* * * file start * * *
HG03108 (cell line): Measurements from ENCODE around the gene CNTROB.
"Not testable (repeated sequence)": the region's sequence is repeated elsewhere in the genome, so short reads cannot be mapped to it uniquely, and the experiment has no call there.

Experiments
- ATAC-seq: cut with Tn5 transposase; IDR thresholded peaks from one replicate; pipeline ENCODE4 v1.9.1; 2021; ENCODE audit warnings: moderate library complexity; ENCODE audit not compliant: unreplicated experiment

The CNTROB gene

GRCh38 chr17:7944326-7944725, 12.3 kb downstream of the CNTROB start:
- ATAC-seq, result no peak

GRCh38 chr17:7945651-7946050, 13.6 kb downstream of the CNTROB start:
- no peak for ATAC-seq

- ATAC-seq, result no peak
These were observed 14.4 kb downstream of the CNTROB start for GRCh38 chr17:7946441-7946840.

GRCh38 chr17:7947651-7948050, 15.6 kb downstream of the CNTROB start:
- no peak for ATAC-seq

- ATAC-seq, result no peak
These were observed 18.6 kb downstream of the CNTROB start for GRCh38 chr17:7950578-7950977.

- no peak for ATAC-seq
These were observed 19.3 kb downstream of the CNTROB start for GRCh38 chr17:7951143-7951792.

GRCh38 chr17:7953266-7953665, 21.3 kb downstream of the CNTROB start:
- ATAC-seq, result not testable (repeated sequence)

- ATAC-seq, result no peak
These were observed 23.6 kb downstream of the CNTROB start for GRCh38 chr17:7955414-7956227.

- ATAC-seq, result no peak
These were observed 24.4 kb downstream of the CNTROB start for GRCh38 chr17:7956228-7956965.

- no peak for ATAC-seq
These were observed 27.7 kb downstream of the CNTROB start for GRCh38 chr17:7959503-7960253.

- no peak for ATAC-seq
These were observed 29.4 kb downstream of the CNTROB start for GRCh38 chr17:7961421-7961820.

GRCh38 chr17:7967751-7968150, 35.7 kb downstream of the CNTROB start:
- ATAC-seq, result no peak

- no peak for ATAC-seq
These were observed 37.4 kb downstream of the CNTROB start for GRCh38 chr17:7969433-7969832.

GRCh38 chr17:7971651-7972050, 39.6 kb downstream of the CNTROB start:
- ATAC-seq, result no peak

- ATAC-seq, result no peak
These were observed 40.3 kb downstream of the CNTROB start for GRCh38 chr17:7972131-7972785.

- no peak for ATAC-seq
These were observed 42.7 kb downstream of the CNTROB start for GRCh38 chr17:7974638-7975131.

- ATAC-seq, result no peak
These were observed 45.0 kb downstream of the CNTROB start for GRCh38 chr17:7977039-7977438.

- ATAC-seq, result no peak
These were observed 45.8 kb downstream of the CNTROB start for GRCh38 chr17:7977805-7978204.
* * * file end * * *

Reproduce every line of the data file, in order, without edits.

HG03108 (cell line): Measurements from ENCODE around the gene CNTROB.
"Not testable (repeated sequence)": the region's sequence is repeated elsewhere in the genome, so short reads cannot be mapped to it uniquely, and the experiment has no call there.

Experiments
- ATAC-seq: cut with Tn5 transposase; IDR thresholded peaks from one replicate; pipeline ENCODE4 v1.9.1; 2021; ENCODE audit warnings: moderate library complexity; ENCODE audit not compliant: unreplicated experiment

The CNTROB gene

GRCh38 chr17:7944326-7944725, 12.3 kb downstream of the CNTROB start:
- ATAC-seq, result no peak

GRCh38 chr17:7945651-7946050, 13.6 kb downstream of the CNTROB start:
- no peak for ATAC-seq

- ATAC-seq, result no peak
These were observed 14.4 kb downstream of the CNTROB start for GRCh38 chr17:7946441-7946840.

GRCh38 chr17:7947651-7948050, 15.6 kb downstream of the CNTROB start:
- no peak for ATAC-seq

- ATAC-seq, result no peak
These were observed 18.6 kb downstream of the CNTROB start for GRCh38 chr17:7950578-7950977.

- no peak for ATAC-seq
These were observed 19.3 kb downstream of the CNTROB start for GRCh38 chr17:7951143-7951792.

GRCh38 chr17:7953266-7953665, 21.3 kb downstream of the CNTROB start:
- ATAC-seq, result not testable (repeated sequence)

- ATAC-seq, result no peak
These were observed 23.6 kb downstream of the CNTROB start for GRCh38 chr17:7955414-7956227.

- ATAC-seq, result no peak
These were observed 24.4 kb downstream of the CNTROB start for GRCh38 chr17:7956228-7956965.

- no peak for ATAC-seq
These were observed 27.7 kb downstream of the CNTROB start for GRCh38 chr17:7959503-7960253.

- no peak for ATAC-seq
These were observed 29.4 kb downstream of the CNTROB start for GRCh38 chr17:7961421-7961820.

GRCh38 chr17:7967751-7968150, 35.7 kb downstream of the CNTROB start:
- ATAC-seq, result no peak

- no peak for ATAC-seq
These were observed 37.4 kb downstream of the CNTROB start for GRCh38 chr17:7969433-7969832.

GRCh38 chr17:7971651-7972050, 39.6 kb downstream of the CNTROB start:
- ATAC-seq, result no peak

- ATAC-seq, result no peak
These were observed 40.3 kb downstream of the CNTROB start for GRCh38 chr17:7972131-7972785.

- no peak for ATAC-seq
These were observed 42.7 kb downstream of the CNTROB start for GRCh38 chr17:7974638-7975131.

- ATAC-seq, result no peak
These were observed 45.0 kb downstream of the CNTROB start for GRCh38 chr17:7977039-7977438.

- ATAC-seq, result no peak
These were observed 45.8 kb downstream of the CNTROB start for GRCh38 chr17:7977805-7978204.